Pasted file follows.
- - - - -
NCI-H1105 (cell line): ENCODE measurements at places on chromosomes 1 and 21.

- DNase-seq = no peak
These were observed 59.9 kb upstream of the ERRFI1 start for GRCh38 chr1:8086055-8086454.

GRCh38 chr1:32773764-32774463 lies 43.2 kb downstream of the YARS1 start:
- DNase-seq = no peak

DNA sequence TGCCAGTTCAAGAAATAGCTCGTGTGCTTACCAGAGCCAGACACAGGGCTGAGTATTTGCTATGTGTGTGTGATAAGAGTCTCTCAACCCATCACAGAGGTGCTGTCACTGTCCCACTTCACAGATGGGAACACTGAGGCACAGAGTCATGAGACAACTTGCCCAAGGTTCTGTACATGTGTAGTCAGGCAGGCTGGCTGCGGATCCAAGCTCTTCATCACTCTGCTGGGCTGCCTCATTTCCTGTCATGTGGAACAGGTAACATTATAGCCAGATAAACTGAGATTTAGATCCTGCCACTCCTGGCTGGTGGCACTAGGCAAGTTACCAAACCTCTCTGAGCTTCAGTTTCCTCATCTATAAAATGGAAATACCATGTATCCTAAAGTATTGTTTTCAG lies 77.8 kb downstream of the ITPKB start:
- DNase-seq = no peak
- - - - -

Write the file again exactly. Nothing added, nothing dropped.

NCI-H1105 (cell line): ENCODE measurements at places on chromosomes 1 and 21.

- DNase-seq = no peak
These were observed 59.9 kb upstream of the ERRFI1 start for GRCh38 chr1:8086055-8086454.

GRCh38 chr1:32773764-32774463 lies 43.2 kb downstream of the YARS1 start:
- DNase-seq = no peak

DNA sequence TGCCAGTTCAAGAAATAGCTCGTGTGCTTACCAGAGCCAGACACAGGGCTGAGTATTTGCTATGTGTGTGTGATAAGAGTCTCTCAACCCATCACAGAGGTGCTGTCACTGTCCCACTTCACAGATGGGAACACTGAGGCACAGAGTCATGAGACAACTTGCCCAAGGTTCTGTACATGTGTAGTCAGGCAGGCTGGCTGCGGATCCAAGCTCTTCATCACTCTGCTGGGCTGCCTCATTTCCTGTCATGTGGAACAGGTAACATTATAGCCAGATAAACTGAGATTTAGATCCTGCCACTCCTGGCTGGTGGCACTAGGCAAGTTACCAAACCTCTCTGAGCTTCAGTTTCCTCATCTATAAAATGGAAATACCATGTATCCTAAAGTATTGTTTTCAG lies 77.8 kb downstream of the ITPKB start:
- DNase-seq = no peak